The methodology used to calculate the margin requirement for a given position is largely determined by the following three factors:
The product type;
The rules of the exchange on which the product is listed and/or the primary regulator of the carrying broker;
Our “house” requirements.
While a number of methodologies exist, they tend to be categorized into one of two approaches: rules based or risk based. Rules based methods generally assume uniform margin rates across like products, offer no inter-product offsets and consider derivative instruments in a manner similar to that of their underlying. In this sense, they offer ease of computation but oftentimes make assumptions which, while simple to execute, may overstate or understate the risk of an instrument relative to its historic performance. A common example of a rules based methodology is the U.S. based Reg. T requirement.
In contrast, risk based methodologies often seek to apply margin coverage reflective of the product’s past performance, recognize some inter-product offsets and seek to model the non-linear risk of derivative products using mathematical pricing models. These methodologies, while intuitive, involve computations which may not be easily replicable by the client. Moreover, to the extent that their inputs rely upon observed market behavior, may result in requirements that are subject to rapid and sizable fluctuation. Examples of risk based methodologies include TIMS and SPAN.
Regardless of whether the methodology is rules or risk based, most brokers will apply “house” margin requirements which serve to increase the statutory, or base, requirement in targeted instances where the broker’s view of exposure is greater than that which would satisfied solely by meeting that base requirement. An overview of the most common risk and rules based methodologies is provided below.
- Portfolio Margin (TIMS) – The Theoretical Intermarket Margin System, or TIMS, is a risk based methodology created by the Options Clearing Corporation (OCC) which computes the value of the portfolio given a series of hypothetical market scenarios where price changes are assumed and positions revalued. The methodology uses an option pricing model to revalue options and the OCC scenarios are augmented by a number of house scenarios which serve to capture additional risks such as extreme market moves, concentrated positions and shifts in option implied volatilities. In addition, there are certain securities (e.g., Pink Sheet, OTCBB and low cap) for which margin may not be extended. Once the projected portfolio values are determined at each scenario, the one which projects the greatest loss is the margin requirement.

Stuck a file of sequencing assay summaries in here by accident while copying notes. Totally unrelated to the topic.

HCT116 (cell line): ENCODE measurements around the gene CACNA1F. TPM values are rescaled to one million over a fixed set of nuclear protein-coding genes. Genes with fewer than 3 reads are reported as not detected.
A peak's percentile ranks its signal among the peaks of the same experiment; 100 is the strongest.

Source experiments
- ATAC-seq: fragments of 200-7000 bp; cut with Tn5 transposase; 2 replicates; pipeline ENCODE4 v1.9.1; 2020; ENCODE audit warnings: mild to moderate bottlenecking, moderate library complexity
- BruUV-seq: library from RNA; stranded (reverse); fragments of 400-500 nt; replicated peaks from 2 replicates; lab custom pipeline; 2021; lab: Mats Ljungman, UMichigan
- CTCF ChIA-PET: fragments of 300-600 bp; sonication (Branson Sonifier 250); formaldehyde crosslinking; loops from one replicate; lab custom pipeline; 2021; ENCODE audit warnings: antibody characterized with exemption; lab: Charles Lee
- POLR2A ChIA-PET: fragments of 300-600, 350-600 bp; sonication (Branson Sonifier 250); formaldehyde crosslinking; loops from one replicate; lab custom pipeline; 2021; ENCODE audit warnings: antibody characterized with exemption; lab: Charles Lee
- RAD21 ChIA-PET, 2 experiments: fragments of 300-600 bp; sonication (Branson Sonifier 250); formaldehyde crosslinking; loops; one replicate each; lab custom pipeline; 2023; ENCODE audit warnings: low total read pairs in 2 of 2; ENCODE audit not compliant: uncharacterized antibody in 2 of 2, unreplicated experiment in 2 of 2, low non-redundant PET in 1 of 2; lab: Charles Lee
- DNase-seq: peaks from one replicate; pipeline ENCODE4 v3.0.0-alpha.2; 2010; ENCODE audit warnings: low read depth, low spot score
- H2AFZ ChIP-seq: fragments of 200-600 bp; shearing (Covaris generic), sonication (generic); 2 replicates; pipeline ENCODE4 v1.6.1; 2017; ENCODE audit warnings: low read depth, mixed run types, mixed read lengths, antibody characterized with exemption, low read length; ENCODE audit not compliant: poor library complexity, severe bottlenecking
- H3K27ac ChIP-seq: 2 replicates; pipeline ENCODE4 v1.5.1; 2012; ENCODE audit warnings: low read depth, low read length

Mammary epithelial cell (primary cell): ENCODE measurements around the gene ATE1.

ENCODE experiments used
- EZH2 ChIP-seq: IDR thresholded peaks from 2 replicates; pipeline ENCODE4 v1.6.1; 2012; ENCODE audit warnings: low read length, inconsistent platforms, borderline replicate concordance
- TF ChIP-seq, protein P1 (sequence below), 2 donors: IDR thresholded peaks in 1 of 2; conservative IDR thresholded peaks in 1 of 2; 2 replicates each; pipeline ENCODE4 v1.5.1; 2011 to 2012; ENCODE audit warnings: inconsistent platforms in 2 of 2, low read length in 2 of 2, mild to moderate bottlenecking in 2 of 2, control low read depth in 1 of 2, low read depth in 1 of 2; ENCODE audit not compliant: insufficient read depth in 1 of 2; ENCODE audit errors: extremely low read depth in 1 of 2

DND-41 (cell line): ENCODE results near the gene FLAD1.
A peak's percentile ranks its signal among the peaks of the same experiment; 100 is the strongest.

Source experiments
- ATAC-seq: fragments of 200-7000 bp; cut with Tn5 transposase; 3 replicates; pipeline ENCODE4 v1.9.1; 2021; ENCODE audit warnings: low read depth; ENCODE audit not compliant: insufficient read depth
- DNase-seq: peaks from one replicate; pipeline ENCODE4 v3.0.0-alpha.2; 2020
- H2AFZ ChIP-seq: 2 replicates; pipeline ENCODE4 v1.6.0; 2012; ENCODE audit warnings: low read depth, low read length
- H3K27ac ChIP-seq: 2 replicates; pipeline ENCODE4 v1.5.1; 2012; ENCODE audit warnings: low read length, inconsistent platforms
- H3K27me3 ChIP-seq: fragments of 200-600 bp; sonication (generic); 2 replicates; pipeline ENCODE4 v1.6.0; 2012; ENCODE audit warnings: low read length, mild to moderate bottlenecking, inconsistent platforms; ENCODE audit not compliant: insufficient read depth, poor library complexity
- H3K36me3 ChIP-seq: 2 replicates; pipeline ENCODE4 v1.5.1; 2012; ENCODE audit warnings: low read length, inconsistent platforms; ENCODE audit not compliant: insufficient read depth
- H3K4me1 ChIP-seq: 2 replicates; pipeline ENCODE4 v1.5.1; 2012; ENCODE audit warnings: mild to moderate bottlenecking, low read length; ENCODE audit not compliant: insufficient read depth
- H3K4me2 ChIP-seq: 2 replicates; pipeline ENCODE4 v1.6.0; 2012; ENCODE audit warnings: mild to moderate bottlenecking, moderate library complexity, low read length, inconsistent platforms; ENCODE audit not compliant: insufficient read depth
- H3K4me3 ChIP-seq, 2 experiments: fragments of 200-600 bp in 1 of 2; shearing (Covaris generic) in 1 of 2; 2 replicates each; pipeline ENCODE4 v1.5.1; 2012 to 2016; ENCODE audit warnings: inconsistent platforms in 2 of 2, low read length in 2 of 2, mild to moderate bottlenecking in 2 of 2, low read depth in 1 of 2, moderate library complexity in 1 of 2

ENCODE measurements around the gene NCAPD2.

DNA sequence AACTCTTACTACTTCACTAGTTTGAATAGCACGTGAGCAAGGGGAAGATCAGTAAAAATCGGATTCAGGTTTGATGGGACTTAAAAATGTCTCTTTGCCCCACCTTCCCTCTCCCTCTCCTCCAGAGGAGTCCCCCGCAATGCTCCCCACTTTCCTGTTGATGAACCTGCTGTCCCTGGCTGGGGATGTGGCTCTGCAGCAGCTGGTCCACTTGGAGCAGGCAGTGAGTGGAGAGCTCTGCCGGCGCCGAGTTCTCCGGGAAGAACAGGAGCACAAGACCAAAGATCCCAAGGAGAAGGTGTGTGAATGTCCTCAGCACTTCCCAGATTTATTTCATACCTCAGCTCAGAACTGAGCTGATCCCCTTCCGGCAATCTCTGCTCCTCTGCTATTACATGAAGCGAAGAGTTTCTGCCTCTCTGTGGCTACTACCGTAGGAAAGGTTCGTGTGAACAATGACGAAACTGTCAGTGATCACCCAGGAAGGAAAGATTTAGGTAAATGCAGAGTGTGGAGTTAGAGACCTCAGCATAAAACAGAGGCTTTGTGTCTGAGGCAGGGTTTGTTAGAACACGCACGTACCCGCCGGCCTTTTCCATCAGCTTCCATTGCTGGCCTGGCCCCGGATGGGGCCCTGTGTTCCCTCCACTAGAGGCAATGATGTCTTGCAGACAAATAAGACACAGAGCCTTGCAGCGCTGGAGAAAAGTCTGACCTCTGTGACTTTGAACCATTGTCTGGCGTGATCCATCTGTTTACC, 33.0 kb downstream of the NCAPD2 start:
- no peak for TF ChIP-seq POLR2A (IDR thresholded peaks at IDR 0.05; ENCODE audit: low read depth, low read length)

- Positions to which the TIMS methodology is eligible to be applied include U.S. stocks, ETFs, options, single stock futures and Non U.S. stocks and options which meet the SEC’s ready market test.
- As this methodology uses a much more complex set of computations than one that is rules based, it tends to more accurately model risk and generally offers greater leverage. Given its ability to offer enhanced leverage and that the requirements fluctuate and may react quickly to changing market conditions, it is intended for sophisticated individuals and requires minimum equity of $110,000 to initiate and $100,000 to maintain. Requirements for stocks under this methodology generally range from 15% to 30% with the more favorable requirement applied to portfolios which contain a highly diversified group of stocks which have historically exhibited low volatility and which tend to employ option hedges.
SPAN – Standard Portfolio Analysis of Risk, or SPAN, is a risk-based margin methodology created by the Chicago Mercantile Exchange (CME) that is designed for futures and future options. Similar to TIMS, SPAN determines a margin requirement by calculating the value of the portfolio given a set of hypothetical market scenarios where underlying price changes and option implied volatilities are assumed to change. Again, we will include in these assumptions house scenarios which account for extreme price moves along with the particular impact such moves may have upon deep out-of-the-money options. The scenario which projects the greatest loss becomes the margin requirement. A detailed overview of the SPAN margining system is provided here.
Reg. T – The U.S. central bank, the Federal Reserve Board, holds responsibility for maintaining the stability of the financial system and containing systemic risk that may arise in financial markets. It does this, in part, by governing the amount of credit that broker dealers may extend to clients who borrow money to buy securities on margin.
This is accomplished through Regulation T, or Reg. T as it is commonly referred, which provides for establishment of a margin account and which imposes the initial margin requirement and payment rules on certain securities transactions. For example, on stock purchases, Reg. T currently requires an initial margin deposit by the client equal to 50% of the purchase value, allowing the broker to extend credit or finance the remaining 50%. For example, an account holder purchasing $1,000 worth of securities is required to deposit $500 and allowed to borrow $500 to hold those securities.
Reg. T only establishes the initial margin requirement and the maintenance requirement, the amount necessary to continue holding the position once initiated, is set by exchange rule (25% for stocks). Reg. T also does not establish margin requirements for securities options as this falls under the jurisdiction of the listing exchange’s rules which are subject to SEC approval. Options held in a Reg.T account are also subject to a rules based methodology where short positions are treated like a stock equivalent and margin relief is provided for spread transactions. Finally, positions held in a qualifying portfolio margin account are exempt from the requirements of Reg. T.